Modify Feb. 13 eviction order of lakhs of forest dwellers: Centre urges SC

States’ mechanism to reject claims is faulty, the Centre claimed

Updated - November 28, 2021 09:18 am IST

Published - February 27, 2019 05:05 pm IST - NEW DELHI

A view of the Supreme Court of India building in New Delhi. File

A view of the Supreme Court of India building in New Delhi. File

The Centre and the State of Gujarat filed applications on Wednesday urging the Supreme Court to modify its February 13 order directing the eviction of thousands of Scheduled Tribes (STs) and other traditional forest dwellers whose claims for forest land rights have been rejected under the Forest Rights Act of 2006.

Solicitor General Tushar Mehta made an urgent oral mention of the applications before the Bench led by Justice Arun Mishra, which had passed the February 13 order. The Bench agreed to hear the case on February 28.

In its application, the Centre said the claims of lakhs of forest-dwelling STs and other traditional forest dwellers were rejected by the States without observing due process of law.

The Centre refers to its letter of September 12, 2014, which speaks of the various injustices met out to the tribal populations and forest dwellers in States hit by left-wing extremism. The Centre said such States have high tribal populations too.

The forest land claims of these tribes and forest dwellers, who live from the forest, are mostly rejected by the States. Being poor and illiterate people who live in remote areas, they do not know the appropriate procedure for filing claims.

The gram sabhas, which initiate the verification of their claims, are low on awareness about how to deal with these claims. The rejection orders are not even communicated to the forest-dwelling STs and communities.

The Centre said the 2014 letter did not produce any change in the ground and was followed by a series of letters in 2015 highlighting issues like “high rate of rejection of claims, non-communication of rejection order, unrealistic timelines in deciding claims, irregular holding of State-level Monitoring Committee meetings, lack of support from the district administration concerned in providing revenue or forest maps, rejection of claims despite incomplete or insufficient evidence, etc.”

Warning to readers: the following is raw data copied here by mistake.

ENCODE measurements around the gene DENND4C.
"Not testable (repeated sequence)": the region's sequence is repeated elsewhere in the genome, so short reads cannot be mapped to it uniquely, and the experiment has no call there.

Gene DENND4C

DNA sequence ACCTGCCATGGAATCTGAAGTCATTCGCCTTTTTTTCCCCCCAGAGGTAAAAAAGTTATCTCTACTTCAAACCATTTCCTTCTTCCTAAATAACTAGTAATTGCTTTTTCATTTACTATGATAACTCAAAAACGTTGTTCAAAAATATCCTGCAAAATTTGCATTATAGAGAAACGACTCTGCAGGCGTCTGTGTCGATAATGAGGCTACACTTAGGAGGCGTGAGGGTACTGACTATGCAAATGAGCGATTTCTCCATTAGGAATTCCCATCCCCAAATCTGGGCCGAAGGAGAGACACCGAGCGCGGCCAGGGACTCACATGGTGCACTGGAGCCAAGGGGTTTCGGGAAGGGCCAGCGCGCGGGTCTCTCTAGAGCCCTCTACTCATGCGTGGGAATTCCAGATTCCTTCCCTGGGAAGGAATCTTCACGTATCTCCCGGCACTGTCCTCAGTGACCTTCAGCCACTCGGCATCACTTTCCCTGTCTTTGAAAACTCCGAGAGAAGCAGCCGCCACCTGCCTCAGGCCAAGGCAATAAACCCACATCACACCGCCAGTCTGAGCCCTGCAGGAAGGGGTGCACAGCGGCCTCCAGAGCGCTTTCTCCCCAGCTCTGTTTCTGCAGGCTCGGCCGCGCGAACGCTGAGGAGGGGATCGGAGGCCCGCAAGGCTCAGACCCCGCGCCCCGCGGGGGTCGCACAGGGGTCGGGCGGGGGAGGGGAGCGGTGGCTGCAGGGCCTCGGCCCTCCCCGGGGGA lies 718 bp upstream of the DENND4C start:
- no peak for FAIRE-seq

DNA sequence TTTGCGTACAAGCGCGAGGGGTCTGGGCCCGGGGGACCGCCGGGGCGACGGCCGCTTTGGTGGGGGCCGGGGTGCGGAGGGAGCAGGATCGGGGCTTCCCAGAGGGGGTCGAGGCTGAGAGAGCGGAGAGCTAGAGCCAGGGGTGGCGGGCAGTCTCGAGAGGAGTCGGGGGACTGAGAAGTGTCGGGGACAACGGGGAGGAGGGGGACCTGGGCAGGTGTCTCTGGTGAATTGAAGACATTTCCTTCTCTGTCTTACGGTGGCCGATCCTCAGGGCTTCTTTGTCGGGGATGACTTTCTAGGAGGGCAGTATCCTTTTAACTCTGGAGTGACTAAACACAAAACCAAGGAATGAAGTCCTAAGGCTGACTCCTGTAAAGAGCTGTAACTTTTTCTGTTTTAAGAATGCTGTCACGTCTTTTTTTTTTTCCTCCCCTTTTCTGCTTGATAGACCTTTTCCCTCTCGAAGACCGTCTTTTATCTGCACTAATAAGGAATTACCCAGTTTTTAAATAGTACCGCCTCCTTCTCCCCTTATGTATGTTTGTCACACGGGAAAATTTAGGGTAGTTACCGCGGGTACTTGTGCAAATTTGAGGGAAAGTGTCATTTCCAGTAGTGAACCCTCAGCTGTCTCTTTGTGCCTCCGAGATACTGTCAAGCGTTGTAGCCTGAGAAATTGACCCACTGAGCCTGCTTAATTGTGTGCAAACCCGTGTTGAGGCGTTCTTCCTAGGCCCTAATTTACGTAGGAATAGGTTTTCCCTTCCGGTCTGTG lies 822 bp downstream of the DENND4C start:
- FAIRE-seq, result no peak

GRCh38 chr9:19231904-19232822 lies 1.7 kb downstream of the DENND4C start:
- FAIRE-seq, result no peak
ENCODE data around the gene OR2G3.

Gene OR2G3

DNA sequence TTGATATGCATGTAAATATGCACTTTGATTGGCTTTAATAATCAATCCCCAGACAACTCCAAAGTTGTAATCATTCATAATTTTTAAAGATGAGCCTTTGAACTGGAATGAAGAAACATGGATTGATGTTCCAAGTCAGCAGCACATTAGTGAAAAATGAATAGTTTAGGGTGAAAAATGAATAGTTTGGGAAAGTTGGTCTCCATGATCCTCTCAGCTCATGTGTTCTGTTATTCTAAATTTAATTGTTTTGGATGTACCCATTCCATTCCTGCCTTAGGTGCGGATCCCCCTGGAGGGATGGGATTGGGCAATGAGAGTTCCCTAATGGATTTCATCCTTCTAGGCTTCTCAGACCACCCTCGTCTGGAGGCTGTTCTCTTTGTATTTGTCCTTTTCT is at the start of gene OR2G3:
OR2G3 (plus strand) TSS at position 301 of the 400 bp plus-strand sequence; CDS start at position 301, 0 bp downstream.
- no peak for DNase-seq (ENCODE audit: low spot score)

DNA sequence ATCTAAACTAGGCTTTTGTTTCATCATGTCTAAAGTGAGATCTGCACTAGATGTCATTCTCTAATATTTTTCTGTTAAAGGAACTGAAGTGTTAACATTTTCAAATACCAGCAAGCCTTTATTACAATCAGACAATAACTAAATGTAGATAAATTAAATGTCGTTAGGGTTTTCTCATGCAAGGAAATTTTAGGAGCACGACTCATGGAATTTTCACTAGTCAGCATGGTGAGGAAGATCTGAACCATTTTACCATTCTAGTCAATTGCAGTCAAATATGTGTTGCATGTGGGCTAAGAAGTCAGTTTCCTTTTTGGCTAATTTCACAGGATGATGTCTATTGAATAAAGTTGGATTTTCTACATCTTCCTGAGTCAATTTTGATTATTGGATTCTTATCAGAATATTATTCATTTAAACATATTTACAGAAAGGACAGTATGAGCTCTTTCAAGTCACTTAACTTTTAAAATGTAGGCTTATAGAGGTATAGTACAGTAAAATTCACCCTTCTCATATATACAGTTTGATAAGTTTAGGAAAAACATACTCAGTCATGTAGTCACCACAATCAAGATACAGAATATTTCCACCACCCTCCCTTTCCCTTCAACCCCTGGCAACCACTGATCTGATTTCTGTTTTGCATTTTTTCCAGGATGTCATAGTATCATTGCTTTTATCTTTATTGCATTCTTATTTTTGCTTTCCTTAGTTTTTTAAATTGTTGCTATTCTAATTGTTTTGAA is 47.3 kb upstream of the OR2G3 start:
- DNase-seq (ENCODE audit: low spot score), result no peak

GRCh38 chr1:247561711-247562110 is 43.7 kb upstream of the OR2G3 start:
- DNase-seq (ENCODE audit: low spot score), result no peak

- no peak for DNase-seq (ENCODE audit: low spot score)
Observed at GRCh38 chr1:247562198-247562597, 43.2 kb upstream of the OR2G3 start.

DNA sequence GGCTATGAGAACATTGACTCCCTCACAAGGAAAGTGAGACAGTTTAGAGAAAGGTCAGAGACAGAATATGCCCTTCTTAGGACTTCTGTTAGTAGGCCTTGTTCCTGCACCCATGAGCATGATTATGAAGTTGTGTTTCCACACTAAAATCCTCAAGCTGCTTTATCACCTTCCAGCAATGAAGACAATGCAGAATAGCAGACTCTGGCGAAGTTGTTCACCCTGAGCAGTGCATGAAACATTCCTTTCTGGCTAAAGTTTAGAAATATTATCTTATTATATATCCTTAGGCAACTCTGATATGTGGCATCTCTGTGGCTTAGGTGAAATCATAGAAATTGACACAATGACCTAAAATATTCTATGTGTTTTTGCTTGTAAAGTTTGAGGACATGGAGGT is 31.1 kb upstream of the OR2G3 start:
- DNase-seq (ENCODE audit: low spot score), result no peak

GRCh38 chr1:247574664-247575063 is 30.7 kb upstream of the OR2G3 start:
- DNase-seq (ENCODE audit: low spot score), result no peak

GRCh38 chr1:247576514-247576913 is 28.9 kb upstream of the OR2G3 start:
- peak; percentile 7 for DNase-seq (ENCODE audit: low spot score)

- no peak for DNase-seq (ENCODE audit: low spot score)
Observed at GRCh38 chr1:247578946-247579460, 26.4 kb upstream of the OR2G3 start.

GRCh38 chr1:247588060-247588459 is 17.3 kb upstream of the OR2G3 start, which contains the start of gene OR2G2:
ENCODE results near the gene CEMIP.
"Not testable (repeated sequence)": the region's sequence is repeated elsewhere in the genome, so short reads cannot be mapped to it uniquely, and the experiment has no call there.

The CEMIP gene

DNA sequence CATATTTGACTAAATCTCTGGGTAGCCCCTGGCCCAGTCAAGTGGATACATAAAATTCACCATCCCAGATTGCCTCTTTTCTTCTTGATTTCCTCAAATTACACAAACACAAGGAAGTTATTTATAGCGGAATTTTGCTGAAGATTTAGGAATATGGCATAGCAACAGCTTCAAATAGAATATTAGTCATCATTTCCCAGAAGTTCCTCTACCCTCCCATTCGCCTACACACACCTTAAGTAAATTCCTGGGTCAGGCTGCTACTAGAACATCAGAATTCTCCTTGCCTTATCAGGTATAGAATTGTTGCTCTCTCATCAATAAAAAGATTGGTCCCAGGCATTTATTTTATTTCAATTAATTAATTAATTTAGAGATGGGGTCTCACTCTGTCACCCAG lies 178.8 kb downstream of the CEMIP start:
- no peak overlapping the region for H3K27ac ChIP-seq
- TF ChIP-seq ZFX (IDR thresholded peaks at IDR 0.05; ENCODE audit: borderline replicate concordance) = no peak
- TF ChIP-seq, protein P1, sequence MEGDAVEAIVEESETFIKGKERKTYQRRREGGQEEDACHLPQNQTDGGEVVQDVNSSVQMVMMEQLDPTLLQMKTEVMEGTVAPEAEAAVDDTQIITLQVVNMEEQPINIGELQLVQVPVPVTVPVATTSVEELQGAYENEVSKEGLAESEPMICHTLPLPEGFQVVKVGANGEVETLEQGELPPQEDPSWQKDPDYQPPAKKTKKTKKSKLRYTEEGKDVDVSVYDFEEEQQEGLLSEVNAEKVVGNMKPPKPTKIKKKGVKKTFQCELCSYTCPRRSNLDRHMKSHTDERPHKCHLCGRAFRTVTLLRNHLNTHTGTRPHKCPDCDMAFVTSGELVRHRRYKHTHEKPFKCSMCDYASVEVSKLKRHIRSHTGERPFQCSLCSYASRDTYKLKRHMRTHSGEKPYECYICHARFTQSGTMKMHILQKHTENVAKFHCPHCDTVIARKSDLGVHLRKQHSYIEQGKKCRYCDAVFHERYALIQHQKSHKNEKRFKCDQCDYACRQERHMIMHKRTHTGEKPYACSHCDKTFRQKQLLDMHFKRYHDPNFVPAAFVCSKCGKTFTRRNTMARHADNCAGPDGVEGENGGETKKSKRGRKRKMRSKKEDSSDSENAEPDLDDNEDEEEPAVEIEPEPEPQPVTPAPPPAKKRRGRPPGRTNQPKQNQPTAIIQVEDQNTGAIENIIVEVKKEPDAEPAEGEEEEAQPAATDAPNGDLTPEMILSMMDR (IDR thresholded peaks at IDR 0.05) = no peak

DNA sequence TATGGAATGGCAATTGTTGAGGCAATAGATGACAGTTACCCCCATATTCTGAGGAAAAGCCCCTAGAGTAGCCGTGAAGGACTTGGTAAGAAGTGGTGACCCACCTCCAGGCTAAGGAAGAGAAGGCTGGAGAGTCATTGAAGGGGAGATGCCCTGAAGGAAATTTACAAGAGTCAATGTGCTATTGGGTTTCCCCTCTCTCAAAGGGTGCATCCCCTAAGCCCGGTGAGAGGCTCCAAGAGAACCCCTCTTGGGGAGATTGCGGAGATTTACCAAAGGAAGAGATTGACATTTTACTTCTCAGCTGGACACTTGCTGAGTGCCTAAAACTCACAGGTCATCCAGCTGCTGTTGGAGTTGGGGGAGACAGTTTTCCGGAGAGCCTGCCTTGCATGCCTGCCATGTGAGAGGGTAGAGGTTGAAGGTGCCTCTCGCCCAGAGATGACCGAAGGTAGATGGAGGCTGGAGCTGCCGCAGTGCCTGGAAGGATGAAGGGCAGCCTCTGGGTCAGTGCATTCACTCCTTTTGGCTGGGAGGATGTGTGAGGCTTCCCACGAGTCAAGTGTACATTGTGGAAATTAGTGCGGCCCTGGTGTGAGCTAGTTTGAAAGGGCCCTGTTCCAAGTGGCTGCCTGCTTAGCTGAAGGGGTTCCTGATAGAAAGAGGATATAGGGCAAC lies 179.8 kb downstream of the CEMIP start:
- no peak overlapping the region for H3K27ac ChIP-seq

“It was requested that technology such as satellite imagery may be used for consideration of claims,” the Centre had suggested to the States in one of the letters.

But no efforts seem to have been taken by the State governments to remedy the situation to effectively implement the 2006 Act, the Centre indicated.

“It is uncertain whether the data furnished by the State governments accurately indicates whether the rejection orders were passed after observance of due process of law; compliance with principles of natural justice and whether appeal mechanisms have been properly exhausted. Without such information and compliance with the mandate of law in letter and spirit, the eviction of such tribal, would amount to serious miscarriage of justice,” the Centre argued.

The Centre urged the court to modify its order and direct the State governments to file detailed affidavits regarding the procedure followed and details of the rejection of claims.

“Till then, the eviction of the tribals may be withheld... the eviction of tribals, without such information, would cause serious prejudice to them who have been residing in forests for generations,” the Centre submitted.

The Centre argued that there is no specific provision in the 2006 Act for eviction after a claim is rejected.

The 2006 Act is a beneficial legislation which should be liberally construed in favour of the poor.

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